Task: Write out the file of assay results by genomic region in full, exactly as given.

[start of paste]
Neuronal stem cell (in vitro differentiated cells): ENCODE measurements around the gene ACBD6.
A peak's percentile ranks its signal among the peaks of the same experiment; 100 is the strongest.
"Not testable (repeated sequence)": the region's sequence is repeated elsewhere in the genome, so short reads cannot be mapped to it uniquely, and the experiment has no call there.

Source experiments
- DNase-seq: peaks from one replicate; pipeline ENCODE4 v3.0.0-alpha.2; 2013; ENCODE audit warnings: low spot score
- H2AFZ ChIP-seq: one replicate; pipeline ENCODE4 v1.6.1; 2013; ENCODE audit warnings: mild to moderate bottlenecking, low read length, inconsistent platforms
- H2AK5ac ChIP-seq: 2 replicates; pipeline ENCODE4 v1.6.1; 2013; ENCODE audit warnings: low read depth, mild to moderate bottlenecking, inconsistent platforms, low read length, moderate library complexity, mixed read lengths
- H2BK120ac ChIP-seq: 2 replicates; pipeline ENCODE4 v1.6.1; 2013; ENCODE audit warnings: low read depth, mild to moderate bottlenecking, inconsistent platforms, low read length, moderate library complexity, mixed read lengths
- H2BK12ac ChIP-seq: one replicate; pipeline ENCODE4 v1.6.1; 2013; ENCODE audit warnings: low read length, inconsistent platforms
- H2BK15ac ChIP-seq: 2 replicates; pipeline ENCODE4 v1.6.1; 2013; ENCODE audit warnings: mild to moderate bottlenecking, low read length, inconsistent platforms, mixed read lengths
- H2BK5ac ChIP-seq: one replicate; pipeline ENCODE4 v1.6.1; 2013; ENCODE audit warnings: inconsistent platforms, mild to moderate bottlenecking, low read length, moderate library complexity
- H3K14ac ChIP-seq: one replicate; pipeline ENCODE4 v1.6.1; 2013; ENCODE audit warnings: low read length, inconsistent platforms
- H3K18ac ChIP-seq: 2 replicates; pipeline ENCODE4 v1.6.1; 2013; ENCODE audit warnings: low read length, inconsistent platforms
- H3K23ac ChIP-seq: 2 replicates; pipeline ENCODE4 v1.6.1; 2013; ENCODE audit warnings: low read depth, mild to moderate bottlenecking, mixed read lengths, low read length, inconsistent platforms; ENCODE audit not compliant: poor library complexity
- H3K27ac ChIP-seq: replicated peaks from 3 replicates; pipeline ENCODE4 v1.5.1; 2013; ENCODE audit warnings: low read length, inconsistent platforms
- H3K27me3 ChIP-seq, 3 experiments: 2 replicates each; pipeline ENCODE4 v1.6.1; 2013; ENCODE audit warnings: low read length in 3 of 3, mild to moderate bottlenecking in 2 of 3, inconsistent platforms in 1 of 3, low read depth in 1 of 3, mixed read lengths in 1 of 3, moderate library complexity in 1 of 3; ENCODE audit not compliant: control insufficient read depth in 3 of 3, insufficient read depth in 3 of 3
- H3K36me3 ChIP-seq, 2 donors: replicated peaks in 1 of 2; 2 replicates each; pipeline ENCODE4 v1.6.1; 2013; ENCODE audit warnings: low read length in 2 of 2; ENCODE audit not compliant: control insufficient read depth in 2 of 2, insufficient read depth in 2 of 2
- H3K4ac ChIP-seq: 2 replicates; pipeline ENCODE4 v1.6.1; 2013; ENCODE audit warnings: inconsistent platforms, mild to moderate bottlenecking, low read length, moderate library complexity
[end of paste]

Neuronal stem cell (in vitro differentiated cells): ENCODE measurements around the gene ACBD6.
A peak's percentile ranks its signal among the peaks of the same experiment; 100 is the strongest.
"Not testable (repeated sequence)": the region's sequence is repeated elsewhere in the genome, so short reads cannot be mapped to it uniquely, and the experiment has no call there.

Source experiments
- DNase-seq: peaks from one replicate; pipeline ENCODE4 v3.0.0-alpha.2; 2013; ENCODE audit warnings: low spot score
- H2AFZ ChIP-seq: one replicate; pipeline ENCODE4 v1.6.1; 2013; ENCODE audit warnings: mild to moderate bottlenecking, low read length, inconsistent platforms
- H2AK5ac ChIP-seq: 2 replicates; pipeline ENCODE4 v1.6.1; 2013; ENCODE audit warnings: low read depth, mild to moderate bottlenecking, inconsistent platforms, low read length, moderate library complexity, mixed read lengths
- H2BK120ac ChIP-seq: 2 replicates; pipeline ENCODE4 v1.6.1; 2013; ENCODE audit warnings: low read depth, mild to moderate bottlenecking, inconsistent platforms, low read length, moderate library complexity, mixed read lengths
- H2BK12ac ChIP-seq: one replicate; pipeline ENCODE4 v1.6.1; 2013; ENCODE audit warnings: low read length, inconsistent platforms
- H2BK15ac ChIP-seq: 2 replicates; pipeline ENCODE4 v1.6.1; 2013; ENCODE audit warnings: mild to moderate bottlenecking, low read length, inconsistent platforms, mixed read lengths
- H2BK5ac ChIP-seq: one replicate; pipeline ENCODE4 v1.6.1; 2013; ENCODE audit warnings: inconsistent platforms, mild to moderate bottlenecking, low read length, moderate library complexity
- H3K14ac ChIP-seq: one replicate; pipeline ENCODE4 v1.6.1; 2013; ENCODE audit warnings: low read length, inconsistent platforms
- H3K18ac ChIP-seq: 2 replicates; pipeline ENCODE4 v1.6.1; 2013; ENCODE audit warnings: low read length, inconsistent platforms
- H3K23ac ChIP-seq: 2 replicates; pipeline ENCODE4 v1.6.1; 2013; ENCODE audit warnings: low read depth, mild to moderate bottlenecking, mixed read lengths, low read length, inconsistent platforms; ENCODE audit not compliant: poor library complexity
- H3K27ac ChIP-seq: replicated peaks from 3 replicates; pipeline ENCODE4 v1.5.1; 2013; ENCODE audit warnings: low read length, inconsistent platforms
- H3K27me3 ChIP-seq, 3 experiments: 2 replicates each; pipeline ENCODE4 v1.6.1; 2013; ENCODE audit warnings: low read length in 3 of 3, mild to moderate bottlenecking in 2 of 3, inconsistent platforms in 1 of 3, low read depth in 1 of 3, mixed read lengths in 1 of 3, moderate library complexity in 1 of 3; ENCODE audit not compliant: control insufficient read depth in 3 of 3, insufficient read depth in 3 of 3
- H3K36me3 ChIP-seq, 2 donors: replicated peaks in 1 of 2; 2 replicates each; pipeline ENCODE4 v1.6.1; 2013; ENCODE audit warnings: low read length in 2 of 2; ENCODE audit not compliant: control insufficient read depth in 2 of 2, insufficient read depth in 2 of 2
- H3K4ac ChIP-seq: 2 replicates; pipeline ENCODE4 v1.6.1; 2013; ENCODE audit warnings: inconsistent platforms, mild to moderate bottlenecking, low read length, moderate library complexity